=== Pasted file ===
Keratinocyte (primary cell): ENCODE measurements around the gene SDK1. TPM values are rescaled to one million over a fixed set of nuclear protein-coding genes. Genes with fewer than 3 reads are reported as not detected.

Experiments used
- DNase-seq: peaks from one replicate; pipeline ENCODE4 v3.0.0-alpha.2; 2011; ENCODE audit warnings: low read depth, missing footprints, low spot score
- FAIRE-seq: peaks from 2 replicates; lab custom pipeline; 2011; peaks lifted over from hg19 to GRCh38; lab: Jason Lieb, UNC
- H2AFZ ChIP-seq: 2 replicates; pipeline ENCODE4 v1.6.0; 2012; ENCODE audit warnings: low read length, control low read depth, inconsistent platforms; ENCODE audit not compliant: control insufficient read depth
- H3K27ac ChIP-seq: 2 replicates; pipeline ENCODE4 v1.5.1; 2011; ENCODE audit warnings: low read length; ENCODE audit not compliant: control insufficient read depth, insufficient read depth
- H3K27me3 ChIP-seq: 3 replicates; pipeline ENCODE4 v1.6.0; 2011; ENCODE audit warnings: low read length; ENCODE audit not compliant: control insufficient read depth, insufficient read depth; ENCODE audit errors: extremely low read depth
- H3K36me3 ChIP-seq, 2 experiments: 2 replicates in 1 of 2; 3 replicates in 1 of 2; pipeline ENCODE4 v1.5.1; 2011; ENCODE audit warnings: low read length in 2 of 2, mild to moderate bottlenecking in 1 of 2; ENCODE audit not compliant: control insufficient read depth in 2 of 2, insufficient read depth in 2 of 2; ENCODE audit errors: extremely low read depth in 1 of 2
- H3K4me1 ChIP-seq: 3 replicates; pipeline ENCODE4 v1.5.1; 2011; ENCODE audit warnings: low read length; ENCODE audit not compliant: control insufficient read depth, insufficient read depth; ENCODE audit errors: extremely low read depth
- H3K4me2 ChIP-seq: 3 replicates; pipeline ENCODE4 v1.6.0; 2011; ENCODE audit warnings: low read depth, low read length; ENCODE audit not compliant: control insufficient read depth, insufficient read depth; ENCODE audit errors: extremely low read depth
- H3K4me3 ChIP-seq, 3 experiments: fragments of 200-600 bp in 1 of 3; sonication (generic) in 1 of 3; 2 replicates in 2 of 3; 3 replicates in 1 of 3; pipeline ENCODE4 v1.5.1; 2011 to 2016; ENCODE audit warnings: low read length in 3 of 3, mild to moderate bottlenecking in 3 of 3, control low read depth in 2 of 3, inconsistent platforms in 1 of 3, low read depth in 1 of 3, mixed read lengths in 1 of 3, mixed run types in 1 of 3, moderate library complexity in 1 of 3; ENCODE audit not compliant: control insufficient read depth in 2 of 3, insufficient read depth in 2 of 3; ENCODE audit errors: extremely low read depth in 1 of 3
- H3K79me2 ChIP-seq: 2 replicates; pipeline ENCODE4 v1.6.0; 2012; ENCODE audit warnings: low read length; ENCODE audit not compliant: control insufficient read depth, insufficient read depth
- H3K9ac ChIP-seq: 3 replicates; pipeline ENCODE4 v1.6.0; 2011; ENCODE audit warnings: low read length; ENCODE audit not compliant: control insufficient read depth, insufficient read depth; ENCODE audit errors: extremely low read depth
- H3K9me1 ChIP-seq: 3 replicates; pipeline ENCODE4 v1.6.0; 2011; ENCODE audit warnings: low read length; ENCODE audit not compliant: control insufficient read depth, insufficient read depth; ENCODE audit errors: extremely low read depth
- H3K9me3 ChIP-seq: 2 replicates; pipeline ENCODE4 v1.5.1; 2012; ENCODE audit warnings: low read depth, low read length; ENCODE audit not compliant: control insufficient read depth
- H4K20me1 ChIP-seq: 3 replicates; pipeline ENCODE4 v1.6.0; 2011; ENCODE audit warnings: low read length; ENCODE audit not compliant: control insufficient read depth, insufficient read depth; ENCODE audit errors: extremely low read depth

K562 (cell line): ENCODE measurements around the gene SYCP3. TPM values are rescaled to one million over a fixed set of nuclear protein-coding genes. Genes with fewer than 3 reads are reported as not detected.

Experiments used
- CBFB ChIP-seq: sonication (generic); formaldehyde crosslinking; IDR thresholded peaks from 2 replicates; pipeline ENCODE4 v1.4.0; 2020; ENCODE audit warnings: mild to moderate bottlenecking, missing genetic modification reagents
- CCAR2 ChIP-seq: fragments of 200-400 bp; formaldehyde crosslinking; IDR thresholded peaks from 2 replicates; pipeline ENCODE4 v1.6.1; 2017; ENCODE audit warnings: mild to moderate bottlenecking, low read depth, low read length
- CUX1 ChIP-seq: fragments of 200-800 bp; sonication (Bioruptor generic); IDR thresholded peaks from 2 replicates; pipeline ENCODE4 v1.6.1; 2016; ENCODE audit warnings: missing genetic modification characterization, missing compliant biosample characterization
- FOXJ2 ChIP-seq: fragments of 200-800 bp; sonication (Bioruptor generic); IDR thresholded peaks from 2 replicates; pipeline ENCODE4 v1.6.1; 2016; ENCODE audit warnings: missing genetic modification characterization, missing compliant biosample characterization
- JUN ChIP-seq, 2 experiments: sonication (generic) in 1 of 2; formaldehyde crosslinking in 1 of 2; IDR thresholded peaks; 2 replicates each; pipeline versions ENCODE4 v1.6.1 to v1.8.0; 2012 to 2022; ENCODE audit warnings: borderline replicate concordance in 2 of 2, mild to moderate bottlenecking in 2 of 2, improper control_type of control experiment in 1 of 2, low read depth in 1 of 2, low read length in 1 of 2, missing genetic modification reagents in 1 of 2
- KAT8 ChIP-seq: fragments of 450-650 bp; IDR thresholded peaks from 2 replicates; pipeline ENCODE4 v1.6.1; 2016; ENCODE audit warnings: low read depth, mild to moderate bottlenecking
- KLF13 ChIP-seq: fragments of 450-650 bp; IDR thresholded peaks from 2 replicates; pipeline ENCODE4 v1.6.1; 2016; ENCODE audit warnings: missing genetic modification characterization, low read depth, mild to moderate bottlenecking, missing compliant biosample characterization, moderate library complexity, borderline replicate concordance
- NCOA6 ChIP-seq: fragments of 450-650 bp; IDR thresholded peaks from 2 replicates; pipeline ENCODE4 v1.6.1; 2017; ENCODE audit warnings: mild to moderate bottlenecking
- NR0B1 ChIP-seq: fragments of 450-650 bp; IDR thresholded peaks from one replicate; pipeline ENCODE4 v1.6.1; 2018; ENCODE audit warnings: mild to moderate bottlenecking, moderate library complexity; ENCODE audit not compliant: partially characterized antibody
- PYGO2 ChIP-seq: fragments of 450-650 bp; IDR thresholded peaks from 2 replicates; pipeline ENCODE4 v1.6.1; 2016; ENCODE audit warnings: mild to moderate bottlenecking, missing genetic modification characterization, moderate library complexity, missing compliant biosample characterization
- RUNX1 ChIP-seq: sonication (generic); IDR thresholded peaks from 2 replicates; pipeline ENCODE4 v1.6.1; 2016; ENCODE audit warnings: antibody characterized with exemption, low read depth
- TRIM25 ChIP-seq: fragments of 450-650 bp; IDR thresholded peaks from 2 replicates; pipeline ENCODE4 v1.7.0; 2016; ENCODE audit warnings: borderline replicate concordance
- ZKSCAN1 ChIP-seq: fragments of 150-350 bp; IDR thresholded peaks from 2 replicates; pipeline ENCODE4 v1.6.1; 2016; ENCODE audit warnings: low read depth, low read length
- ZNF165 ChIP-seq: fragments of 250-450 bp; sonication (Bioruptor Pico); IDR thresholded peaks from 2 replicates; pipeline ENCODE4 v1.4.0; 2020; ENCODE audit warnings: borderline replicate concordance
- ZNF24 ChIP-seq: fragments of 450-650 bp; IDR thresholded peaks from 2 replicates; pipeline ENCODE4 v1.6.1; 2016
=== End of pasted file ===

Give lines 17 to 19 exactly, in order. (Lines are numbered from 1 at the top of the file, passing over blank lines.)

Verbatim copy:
K562 (cell line): ENCODE measurements around the gene SYCP3. TPM values are rescaled to one million over a fixed set of nuclear protein-coding genes. Genes with fewer than 3 reads are reported as not detected.

Experiments used
- CBFB ChIP-seq: sonication (generic); formaldehyde crosslinking; IDR thresholded peaks from 2 replicates; pipeline ENCODE4 v1.4.0; 2020; ENCODE audit warnings: mild to moderate bottlenecking, missing genetic modification reagents